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The Gorgon's Tarot, by Dolores FitchieThe Gorgon's Tarot, by Dolores FitchieThe Gorgon's Tarot, by Dolores Fitchie Schiffer Publishing, 9780764345906, 79 cards, instruction booklet, 2014The Gorgon’s Tarot is an unusual deck: the cards are round, and the images are predominantly black and white. “Gorgon” appears to be a nickname for Dolores Fitchie herself, and also serves as the patron creature presiding over this deck, in particular, Euryale, the gorgon who defied the gods, seeking knowledge and truth.The cards began life as a graphic project, not a divinatory tool, and The Gorgon's Tarot was more than 10 years in the making. The black and white design is deliberate and is intended to remove colour symbolism, which Fitchie finds distracting, and has no interest in. There are two cards that contain splashes of red: The Blind Gorgon and the Devil. When they appear, the bright flashes of red make these cards seem all the more startling. Read More

Holistic Tarot, by Benebell Wen

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Holistic Tarot, by Benebell WenHolistic Tarot, by Benebell WenHolistic Tarot: An Integrative Approach to Using Tarot for Personal Growth, by Benebell Wen North Atlantic Books, 158394835X, 896 pp (incl. notes, appendices, and index), 2015Holistic Tarot is useful as a tool for personal growth and study, with fresh ideas for tarot enthusiasts from a variety of backgrounds. Tarot practitioners can glean inspiration and find structure for instruction, spiritual and magical use, yet at the same time, an argument is made that much of tarot's usefulness comes not from mysticism but from analytical psychology.Including notes, appendices and index, Holistic Tarot is nearly 900 pages, and is chock-full of tables, spreads, and writing that is practical, comprehensive, and transformative. The book itself is more than a vast instruction manual for tarot practitioners from novice to skilled levels, Benebell Wen also encourages its use as a volume for teaching tarot. It includes information for numerous disciplines, giving a nod to the Tree of Life, astrology, numerology and the author’s roots in eastern thought, with the I Ching, a Ba Gua spread, and a sprinkling of the concept of qi throughout. Read More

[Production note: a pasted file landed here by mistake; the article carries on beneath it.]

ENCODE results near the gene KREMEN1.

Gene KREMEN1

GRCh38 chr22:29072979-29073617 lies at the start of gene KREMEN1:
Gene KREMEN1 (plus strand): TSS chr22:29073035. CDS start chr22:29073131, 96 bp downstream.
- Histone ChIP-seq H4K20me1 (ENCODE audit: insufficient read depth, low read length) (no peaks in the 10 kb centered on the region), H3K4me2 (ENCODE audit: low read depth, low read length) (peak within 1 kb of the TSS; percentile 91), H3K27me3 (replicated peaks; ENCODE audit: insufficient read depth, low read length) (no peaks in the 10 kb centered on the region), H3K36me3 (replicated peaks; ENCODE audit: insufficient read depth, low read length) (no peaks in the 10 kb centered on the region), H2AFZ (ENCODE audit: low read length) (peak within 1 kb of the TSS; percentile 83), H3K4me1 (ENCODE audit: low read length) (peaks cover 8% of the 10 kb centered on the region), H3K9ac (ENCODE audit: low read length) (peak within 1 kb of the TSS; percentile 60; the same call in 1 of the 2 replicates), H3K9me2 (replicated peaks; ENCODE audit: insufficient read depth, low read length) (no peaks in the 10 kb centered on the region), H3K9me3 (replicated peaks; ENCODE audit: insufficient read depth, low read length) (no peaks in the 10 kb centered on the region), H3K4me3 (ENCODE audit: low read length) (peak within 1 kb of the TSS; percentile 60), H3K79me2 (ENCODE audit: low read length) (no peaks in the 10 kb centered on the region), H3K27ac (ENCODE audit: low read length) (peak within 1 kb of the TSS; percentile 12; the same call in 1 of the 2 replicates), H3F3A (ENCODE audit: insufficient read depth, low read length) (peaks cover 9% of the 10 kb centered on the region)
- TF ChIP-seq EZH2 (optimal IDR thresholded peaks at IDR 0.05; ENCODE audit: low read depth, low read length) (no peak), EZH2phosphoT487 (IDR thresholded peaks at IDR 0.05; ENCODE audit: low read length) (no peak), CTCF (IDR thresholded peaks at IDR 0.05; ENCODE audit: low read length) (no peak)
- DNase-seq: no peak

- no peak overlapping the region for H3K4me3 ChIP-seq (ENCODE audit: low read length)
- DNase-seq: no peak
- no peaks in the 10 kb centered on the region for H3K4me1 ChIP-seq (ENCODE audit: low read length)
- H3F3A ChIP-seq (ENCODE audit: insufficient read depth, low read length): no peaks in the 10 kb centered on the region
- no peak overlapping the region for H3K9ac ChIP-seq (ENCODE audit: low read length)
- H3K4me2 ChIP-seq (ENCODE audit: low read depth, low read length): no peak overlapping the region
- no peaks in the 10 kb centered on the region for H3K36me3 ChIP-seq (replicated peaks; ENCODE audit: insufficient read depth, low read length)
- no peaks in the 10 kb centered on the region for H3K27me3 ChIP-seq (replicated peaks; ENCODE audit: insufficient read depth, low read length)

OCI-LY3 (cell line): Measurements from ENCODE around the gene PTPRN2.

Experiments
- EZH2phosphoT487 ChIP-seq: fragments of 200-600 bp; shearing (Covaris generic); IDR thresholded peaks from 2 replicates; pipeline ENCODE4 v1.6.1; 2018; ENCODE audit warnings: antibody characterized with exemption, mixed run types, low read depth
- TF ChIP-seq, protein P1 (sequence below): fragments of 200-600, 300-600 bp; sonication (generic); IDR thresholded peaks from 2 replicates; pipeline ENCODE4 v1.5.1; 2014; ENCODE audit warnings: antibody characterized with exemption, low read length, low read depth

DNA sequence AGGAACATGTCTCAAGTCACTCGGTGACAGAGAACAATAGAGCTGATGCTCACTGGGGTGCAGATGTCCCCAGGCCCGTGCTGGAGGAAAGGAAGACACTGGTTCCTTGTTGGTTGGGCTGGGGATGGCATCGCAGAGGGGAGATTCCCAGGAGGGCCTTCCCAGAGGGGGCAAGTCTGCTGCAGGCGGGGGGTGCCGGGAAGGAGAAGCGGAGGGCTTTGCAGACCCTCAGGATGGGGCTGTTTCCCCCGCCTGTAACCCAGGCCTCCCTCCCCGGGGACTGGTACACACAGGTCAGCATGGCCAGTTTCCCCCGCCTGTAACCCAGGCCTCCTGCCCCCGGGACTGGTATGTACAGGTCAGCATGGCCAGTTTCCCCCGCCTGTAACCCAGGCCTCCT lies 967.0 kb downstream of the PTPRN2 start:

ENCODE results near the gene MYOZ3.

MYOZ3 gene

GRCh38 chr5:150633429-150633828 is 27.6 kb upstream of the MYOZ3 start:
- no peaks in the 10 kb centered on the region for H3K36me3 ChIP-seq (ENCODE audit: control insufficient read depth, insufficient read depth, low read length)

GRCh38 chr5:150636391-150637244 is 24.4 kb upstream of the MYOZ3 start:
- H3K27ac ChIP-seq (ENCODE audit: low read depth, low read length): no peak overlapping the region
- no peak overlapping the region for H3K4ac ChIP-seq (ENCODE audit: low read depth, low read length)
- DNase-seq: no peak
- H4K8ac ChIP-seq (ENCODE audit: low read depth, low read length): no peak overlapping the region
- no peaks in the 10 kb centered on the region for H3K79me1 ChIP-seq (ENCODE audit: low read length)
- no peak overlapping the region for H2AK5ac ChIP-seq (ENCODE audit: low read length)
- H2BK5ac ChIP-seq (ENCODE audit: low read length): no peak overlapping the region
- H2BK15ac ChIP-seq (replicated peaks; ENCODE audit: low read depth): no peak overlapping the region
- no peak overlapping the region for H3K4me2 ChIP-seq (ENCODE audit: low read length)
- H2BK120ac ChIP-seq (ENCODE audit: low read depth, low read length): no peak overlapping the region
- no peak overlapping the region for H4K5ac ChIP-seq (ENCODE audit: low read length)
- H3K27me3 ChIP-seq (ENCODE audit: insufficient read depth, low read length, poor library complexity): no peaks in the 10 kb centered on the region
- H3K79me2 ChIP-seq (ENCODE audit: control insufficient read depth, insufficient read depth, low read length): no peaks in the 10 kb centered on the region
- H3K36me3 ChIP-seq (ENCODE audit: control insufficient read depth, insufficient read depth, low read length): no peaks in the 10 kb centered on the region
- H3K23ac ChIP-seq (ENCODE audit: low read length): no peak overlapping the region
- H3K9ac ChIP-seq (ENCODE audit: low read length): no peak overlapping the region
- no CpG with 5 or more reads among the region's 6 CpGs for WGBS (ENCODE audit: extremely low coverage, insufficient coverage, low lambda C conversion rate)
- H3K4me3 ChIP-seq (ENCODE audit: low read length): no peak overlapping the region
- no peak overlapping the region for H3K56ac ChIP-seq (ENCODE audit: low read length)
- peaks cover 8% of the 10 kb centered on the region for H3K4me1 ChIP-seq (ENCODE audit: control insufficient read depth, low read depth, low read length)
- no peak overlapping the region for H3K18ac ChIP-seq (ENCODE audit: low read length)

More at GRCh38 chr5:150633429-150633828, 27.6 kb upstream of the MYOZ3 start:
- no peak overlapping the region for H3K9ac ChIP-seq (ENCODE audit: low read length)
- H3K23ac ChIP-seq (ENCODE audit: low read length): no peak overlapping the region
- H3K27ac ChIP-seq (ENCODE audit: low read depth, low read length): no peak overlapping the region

Chinese fortune telling, tarot, and divination

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I Ching, photo by Ross GriffHolistic Tarot, by Benebell WenOn page one of my book Holistic Tarot, I wrote, “I do not support fortune telling.” When I sat down to write my book, I made the conscious decision to state my position on that particular issue. I wanted to pull professional tarot practice outside the scope of anti-fortune telling laws that are still enforceable in many parts of the United States. More than that, my position comes from a definition of what fortune telling entails that might differ from Western perspectives, a personal definition influenced by the Chinese theory on fortune telling. I hope this article will provide context for my position.While I wouldn’t dare assume that all Chinese metaphysicians think the same about fortune telling and divination, by general practice the Chinese metaphysical view seems to make a clear distinction between fortune telling and divination. In Chinese, 算命 (suànmìng) is fortune telling;卜筮 (bǔshì) is divination. Read More